So buddy of mine had an issue with a loose battery terminal. He spoke to the the guy at the part shop. He said the part could only be got from the dealership, and the new terminal was going to cost upwards of 30 bucks.Who has that kind of money? I got him fixed up for just a penny. Car starts first time every time.
This is a ‘one of a kind’ camper . Forget trailers, forget sleeping on the ground. Check out Mike Browne’s Penthouse Tenthouse. After you take the cover off it folds out into an 8’ by 6’ tent with tons of storage room underneath.
The back flips up for easy access and it can easily double as an extra room for any relatives that you don't want inside your home. And the best part – it’s light weight and easy to fix ------ with the Handyman’s Secret Weapon.
Need to trim a bush or tree, but your hedge clippers aren't quite long enough? It's nothing some old curtain rods and some handyman ingenuity can't solve.
With this setup, you can easily double your reach, making all that straining and standing on tip-toe a thing of the past.
Buy a fire log (Duraflame or similar), book matches (preferably waterproof) and snack-size Ziploc bags. Cut the fire log like a loaf of bread (about an inch or so thick) cut each slice into fours. Put four pieces and a book of matches per Ziploc bag to make fire kits. It's as simple as you can get.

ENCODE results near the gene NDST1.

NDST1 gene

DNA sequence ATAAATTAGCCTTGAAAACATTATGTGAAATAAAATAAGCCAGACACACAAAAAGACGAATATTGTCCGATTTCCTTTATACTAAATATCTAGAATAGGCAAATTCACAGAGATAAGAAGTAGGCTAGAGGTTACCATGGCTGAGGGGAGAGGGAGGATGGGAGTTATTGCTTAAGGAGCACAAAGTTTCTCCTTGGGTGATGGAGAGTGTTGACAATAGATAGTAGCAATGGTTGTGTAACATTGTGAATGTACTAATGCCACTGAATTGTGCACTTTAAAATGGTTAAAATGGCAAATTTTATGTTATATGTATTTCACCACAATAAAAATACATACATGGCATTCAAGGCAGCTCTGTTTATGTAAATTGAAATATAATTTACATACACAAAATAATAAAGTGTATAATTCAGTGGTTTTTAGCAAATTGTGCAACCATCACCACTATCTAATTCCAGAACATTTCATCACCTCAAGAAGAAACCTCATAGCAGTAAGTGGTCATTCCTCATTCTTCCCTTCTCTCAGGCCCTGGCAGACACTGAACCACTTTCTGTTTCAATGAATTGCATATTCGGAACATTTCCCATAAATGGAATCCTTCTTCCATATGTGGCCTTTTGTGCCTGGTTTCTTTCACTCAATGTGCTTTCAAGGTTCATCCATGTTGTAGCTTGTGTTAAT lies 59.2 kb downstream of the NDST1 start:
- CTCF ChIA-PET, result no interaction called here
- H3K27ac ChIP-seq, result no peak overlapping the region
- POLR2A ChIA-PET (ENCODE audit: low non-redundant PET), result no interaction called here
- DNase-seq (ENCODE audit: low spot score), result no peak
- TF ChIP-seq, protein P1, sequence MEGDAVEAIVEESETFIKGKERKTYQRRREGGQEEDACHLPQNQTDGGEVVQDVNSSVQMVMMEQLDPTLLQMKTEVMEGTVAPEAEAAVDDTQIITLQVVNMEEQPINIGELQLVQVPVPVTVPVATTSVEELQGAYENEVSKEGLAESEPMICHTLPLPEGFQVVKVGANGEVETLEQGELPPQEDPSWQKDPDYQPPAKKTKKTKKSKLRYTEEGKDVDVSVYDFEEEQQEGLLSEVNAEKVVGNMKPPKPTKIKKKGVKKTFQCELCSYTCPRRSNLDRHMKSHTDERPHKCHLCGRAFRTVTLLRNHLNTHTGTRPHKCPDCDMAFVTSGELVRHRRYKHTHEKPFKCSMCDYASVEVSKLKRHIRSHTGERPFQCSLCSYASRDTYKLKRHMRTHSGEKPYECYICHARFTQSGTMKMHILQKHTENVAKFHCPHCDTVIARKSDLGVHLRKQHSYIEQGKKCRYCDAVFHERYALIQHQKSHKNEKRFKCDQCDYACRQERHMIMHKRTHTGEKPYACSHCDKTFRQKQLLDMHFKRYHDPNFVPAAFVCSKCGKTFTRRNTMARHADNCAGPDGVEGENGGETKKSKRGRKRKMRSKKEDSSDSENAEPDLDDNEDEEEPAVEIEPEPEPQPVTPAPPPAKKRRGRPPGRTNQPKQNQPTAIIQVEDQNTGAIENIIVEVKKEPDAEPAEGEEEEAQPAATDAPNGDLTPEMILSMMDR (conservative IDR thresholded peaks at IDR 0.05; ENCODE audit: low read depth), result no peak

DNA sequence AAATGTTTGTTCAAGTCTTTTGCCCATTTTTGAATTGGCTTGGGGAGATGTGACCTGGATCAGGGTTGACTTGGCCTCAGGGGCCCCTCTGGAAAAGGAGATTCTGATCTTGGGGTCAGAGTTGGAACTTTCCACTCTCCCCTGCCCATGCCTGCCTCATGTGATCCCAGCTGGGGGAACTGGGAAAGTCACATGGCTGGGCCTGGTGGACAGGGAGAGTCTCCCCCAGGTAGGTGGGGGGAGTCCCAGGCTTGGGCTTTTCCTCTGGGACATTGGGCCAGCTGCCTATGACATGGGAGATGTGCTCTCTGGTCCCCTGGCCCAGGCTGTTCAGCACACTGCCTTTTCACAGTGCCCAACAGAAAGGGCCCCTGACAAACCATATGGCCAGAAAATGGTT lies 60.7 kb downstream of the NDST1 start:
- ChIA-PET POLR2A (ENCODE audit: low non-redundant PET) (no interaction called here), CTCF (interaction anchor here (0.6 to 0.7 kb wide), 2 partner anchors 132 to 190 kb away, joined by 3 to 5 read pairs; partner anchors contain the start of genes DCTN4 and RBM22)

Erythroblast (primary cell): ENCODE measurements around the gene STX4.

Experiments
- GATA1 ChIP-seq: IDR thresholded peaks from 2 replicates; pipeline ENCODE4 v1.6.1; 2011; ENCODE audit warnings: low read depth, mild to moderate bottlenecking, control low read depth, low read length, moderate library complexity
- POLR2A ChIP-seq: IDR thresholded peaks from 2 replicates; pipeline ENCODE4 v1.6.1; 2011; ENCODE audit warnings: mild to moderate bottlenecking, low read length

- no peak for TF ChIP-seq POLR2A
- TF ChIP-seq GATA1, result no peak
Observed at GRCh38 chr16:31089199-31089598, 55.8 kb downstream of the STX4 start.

Put a kit or two or three in with camping gear, trunk of your car, saddlebags of your motorcycle, on your snowmobile or 4 wheeler etc. Will keep for a couple years at least. A duraflame log costs about $5 and will yield about 48 mini-firestarters that will burn plenty long enough to get a good fire going (about 10 to 15 minutes). Even if it gets wet, it will burn. It's easily replenished if you're on a trek (just about any store will have all the ingredients) and all the prep work you need is done with a knife (try that with egg cartons, melted wax and sawdust). I've been doing this for years, it's easy, cheap, handy and it's never failed me.
Knowing how to start a fire from scratch is always good, but what if you're in an area that doesn't have much for kindling and such. If it's wet or you need to get a fire going quick, you may be up sh!# creek!- why assume it's going to be perfect conditions when you need a fire? I've seen the dryer lint thing a few times too (which really does work well), and if you save enough of it, it will do the trick, unless it gets damp. It also doesn't burn very long. If your wood is damp, you may run out of lint before you get a good fire going.
Seeing is believing.
Closer than you'd ever wanna get.
A homemade knife.
And one for the other hand. Nice work J, one of America's last blacksmiths.